Mining is tedious, hard, and dangerous. Most people go through life unaware of the the environmental impact of this necessary activity. Photographer Dillon Marsh sought to quantify mining as an industry “that has shaped the history and economy of a country so radically” by putting together his “For What It’s Worth” series. The series features a sphere of the metal prominently placed in the crater left behind from the mining process. He also made a couple of images of diamond mines where the size of the diamond mind is laughably small compared to the scar the mining process has inflicted on the landscape. You actually have to zoom in to get a good look at the diamond.
Originally created as an ad campaign for a bank, Oscar Ruíz’s “Erase the Difference” series has opened up a can of worms. Who would have ever thought that there really was a line separating the rich from the poor? Aerial shots of Mexico clearly show this line where opulent apartments and villas sit right next to modest, to sometimes very dilapidated houses belonging to the poorer section. Most of the net would like to think the images are faked, or at least digitally manipulated but the series tagline disproves that. It says: “This image has not been modified. It is time to change that.”. The series challenges society to take a closer look at the inequality that prevails in most developing countries.
Chihiro Otsu is yet another one of those extremely gifted artists who are as talented as they are elusive. All we know about Chihiro is that he’s an excellent photographer and that he’s from Nagoya, Japan. Chihiro’s images are usually close-up portraits of flowers. They’re not even the exotic kind of flowers. Some of them may even be classified as weeds, and yet he manages to show them off in the best light. I’m looking forward to knowing more about this artist as well as seeing more of his work.
Holly Spring is a mother first and a photographer second. Her daughter, Violet, was born with Hirschsprung’s Disease and no left hand. Her left arm ends midway down her wrist. Inspired by these challenges, Holly created a series of images with Violet as the subject to teach her daughter that there are no limits to what she can achieve if she just believes in herself. She said: “My daughter is my muse and my heart that inspires me to follow my passion and share these unique photos and digital art with you.” In one of her shots, her daughter is intentionally shown with the wrong limb missing (the right) for creative purposes and continuity of light and narrative. The image was awarded a Gold at the prestigious NZIPP Epson Iris Awards this year.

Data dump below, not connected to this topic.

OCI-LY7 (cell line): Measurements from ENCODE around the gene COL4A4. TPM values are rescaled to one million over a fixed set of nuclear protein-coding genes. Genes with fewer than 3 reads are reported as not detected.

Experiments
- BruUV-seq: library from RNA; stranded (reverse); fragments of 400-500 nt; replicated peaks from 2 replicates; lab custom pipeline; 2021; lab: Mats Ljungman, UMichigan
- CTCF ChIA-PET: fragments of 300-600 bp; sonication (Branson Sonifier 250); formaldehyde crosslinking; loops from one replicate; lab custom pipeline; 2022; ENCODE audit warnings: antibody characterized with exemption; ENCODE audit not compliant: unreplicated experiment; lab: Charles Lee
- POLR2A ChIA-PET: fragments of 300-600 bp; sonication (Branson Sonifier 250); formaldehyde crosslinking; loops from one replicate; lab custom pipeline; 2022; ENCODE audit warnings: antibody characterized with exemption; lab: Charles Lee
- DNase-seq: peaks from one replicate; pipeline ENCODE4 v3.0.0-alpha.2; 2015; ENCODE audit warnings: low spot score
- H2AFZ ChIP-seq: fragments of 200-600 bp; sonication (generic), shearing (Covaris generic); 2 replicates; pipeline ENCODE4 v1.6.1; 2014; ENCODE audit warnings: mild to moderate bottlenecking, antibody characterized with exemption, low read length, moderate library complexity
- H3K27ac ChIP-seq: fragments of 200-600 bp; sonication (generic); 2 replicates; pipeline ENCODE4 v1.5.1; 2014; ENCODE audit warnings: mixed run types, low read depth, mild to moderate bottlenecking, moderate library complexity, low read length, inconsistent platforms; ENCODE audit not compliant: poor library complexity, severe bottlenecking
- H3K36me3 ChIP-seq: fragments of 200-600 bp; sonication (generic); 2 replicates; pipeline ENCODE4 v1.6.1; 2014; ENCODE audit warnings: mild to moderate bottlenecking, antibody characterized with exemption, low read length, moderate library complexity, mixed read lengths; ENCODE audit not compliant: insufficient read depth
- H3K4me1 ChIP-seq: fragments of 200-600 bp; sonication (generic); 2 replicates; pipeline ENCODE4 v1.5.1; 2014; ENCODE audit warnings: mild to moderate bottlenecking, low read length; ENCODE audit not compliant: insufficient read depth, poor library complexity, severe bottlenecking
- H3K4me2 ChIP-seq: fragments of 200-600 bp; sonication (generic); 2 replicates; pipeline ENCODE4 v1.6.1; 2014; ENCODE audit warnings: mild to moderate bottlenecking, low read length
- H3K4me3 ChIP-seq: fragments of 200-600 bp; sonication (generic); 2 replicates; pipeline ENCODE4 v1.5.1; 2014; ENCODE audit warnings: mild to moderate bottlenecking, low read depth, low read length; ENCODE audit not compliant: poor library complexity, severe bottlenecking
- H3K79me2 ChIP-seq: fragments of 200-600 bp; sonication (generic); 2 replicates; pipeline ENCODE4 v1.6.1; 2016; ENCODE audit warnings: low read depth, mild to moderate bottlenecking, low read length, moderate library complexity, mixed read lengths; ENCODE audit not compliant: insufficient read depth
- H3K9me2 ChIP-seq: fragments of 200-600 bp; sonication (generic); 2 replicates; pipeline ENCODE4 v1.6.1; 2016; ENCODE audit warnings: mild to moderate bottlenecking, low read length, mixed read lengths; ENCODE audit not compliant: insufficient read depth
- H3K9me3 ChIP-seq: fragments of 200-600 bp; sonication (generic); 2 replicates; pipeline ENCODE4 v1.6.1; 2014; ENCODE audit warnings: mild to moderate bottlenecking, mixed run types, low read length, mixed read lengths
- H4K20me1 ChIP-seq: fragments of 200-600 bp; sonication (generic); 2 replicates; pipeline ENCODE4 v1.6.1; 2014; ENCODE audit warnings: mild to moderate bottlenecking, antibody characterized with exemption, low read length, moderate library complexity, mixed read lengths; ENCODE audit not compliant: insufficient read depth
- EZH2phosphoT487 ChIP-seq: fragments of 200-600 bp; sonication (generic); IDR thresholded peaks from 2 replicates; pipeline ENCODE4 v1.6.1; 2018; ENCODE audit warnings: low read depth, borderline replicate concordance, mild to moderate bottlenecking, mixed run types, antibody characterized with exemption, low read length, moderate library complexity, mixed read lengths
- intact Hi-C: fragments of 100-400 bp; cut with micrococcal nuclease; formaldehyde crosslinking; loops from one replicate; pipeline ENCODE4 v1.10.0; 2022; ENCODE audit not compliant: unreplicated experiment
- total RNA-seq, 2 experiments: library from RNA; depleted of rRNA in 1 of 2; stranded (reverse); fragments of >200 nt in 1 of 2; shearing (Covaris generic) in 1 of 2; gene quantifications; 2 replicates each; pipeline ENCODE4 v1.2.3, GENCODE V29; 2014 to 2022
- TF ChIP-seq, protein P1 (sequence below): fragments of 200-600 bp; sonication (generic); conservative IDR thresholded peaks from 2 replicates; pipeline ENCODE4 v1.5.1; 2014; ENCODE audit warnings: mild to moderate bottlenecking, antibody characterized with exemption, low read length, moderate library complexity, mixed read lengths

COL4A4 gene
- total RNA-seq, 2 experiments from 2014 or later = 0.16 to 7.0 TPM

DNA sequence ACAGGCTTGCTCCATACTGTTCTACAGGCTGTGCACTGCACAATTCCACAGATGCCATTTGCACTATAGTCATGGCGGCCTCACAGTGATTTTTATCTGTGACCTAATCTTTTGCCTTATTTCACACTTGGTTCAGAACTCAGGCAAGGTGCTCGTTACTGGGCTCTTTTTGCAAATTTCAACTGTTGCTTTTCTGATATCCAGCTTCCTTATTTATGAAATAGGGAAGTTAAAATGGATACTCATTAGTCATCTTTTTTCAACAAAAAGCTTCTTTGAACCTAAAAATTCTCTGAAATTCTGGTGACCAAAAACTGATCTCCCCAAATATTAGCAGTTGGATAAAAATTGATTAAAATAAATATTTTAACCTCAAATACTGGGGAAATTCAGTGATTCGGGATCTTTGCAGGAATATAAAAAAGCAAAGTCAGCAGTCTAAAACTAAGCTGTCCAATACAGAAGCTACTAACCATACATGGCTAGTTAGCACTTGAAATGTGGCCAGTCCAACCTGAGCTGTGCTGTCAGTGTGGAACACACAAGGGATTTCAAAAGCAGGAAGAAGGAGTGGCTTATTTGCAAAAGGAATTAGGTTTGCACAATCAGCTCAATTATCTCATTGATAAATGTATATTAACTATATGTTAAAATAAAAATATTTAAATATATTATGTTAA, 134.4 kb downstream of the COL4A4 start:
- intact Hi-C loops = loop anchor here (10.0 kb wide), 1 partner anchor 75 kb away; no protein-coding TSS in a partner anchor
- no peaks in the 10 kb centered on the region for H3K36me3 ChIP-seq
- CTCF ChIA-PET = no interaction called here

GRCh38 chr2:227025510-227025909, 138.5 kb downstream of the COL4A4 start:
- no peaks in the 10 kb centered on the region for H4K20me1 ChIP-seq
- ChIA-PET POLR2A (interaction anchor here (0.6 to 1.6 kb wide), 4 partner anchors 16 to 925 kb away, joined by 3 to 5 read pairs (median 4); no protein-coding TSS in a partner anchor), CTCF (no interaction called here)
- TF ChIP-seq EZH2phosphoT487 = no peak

J Henry Fair has made it his life’s mission to document the atrocities that mankind has inflicted on mother nature. He has even published a book called The Day After Tomorrow: Images of Our Earth in Crisis. It’s filled with picture after picture of shocking yet beautiful images of pollution. Some may doubt the authenticity of Fair’s color palette but he has repeatedly confirmed that “what one sees in the photos is what was there.” He started taking photographs at the age of fourteen when he nicked his father’s camera. He admits during an interview: “I always had a big mouth, and pretty much always tried to use photography to express myself.”